The play resolves with the awakening of Nora. I love the fact that it is not an unrealistic awakening. Nora admits that she knows little of the world, and will surely make mistakes. The point is, that she will make those mistakes, rather than let her life be dictated by others. It is feminism at its finest, yet I hesitate to use that term. More basic than that, it is a battle cry against the dehumanization of women in the Victorian age. Ibsen doesn’t give answers to the problem; nor does he necessarily imply that being a good wife, housekeeper, mother, and pleasure to her husband is a bad thing. We never see what becomes of Nora, or if a true partnership between husband and wife can exist in this time. He merely acts as a town crier, and tosses it to the masses for self-evaluation. In a way, it’s a refreshing read, as one can now reflect on the advancements we have seen in gender equality. If you’ve never delved into reading plays, try it! This is a good one to start with– it’s not very long, and there aren’t many characters to keep track of. You can read the full text here.
Now that my feministic side is sufficiently riled up, let’s turn to a very house-wifely activity: baking. As stated before, I rarely bake these days and even my Friday Night Dinner box cake was a flop. Am I really going to succeed at creating these delicate meringue cookies? Let’s hope we have a good teacher! My friend Caroline and I signed up for this popular class at Make it Sweet about three months ago, at the recommendation of a couple of co-workers. I’ve never been to a cooking class before, and was really anticipating this, albeit a little nervous about my baking skills. Do you know how expensive macarons are in the U.S.? They range anywhere from $2-$4 EACH. The ingredients are simple, so that must mean the process is labor-intensive. I needn’t have worried. In this basic macaron class, the teacher, Heidi, did all of the actual mixing and baking, while explaining in detail the scientific process of each step. I’m a science nerd– I appreciate being taught how things work, so this class was fascinating for me. We got to pipe the cookies onto the baking sheets, as well as fill them after they had cooled. Here are some of the basic tips for successful macarons:
- use a kitchen scale
- use an oven thermometer
- age your egg whites
- bring everything to room temperature
- flatten the heck out of them after they are piped onto the trays (that was the fun part)
We had a blast, and I highly recommend this class for a fun night out. To be honest, I was a little disappointed by the end result initially. They tasted good, but didn’t wow me. The teacher said, however, that they are at their best after 3-5 days. (Store them in an air-tight container in the fridge, but bring them up to room temp before eating.) We each went home with about 50 macarons (do the math– we got our class fee back, plus!), so I put them to the test, only eating a couple every day. She was so right! By day 5, they were exquisitely good. Now we are in deep in plans to get the supplies needed to recreate them at home. Aren’t they pretty?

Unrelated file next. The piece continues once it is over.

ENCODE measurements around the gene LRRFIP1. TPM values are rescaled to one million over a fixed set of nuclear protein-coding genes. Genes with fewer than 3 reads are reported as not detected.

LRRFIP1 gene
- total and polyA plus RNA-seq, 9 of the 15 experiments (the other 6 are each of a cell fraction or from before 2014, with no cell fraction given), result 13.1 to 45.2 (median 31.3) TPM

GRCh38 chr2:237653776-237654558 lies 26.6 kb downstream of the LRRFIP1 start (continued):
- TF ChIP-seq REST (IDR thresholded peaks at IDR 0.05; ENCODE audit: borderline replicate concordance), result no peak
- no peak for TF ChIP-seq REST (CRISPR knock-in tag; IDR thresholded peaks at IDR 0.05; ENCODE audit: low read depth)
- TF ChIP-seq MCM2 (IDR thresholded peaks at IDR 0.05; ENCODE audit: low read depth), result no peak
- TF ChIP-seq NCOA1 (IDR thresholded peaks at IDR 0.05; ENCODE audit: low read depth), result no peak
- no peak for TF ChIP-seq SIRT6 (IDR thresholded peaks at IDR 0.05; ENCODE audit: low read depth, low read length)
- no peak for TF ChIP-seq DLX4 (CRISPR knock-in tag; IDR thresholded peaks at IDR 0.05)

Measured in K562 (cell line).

Do you want a recipe? I thought you might. See below and enjoy! Let me know if you try them, and how they turn out. I’ll post an update once I try these at home.
French cassoulet for Friday Night Dinner, and now French macarons. Ooh la, la! We be fancy here.
French Macarons (courtesy of Make it Sweet)
420 grams sifted powdered sugar
250 grams almond meal/flour
200 grams aged fresh egg whites (separate approx 6 eggs and age in fridge for 3-5 days)
60 grams granulated sugar
gel or powdered food coloring
- Combine powdered sugar and almond meal in food processor.
- Pulse to blend, then sift into bowl; discard any large pieces left in sifter.
- In clean stainless steel bowl, whisk egg whites till frothy, then gradually add sugar.
- Whip on medium high until stiff peaks form; will be very glossy and will not fall out of bowl.
- If adding color, do it at this point. Only use gel or powdered color.
- Gently fold egg whites into almond mixture; do this process in thirds.
- Let sit for 2-3 minutes, then beat it down to “molten lava.”
- Place mixture into piping bag with a 1A tip.
- Pipe 1 inch circles onto parchment sheet with a DOUBLE BAKING SHEET.
- Bounce pan several times to flatten rounds.
- Let set for 20 minutes before baking (let “skin” form)
- Bake at 275 degrees for approximately 20-22 minutes.
- Let cool completely before filling.
- Can be stored (filled) in the fridge for up to a week or frozen for up to one month.
- Let come to room temperature before serving.
16 oz. Dark chocolate
16 oz. Heavy cream
Place chocolate in a large bowl. Bring heavy cream to simmer; pour over chocolate. Let sit for 1 minute. Stir together until combined. Allow to cool before piping into cooled macarons.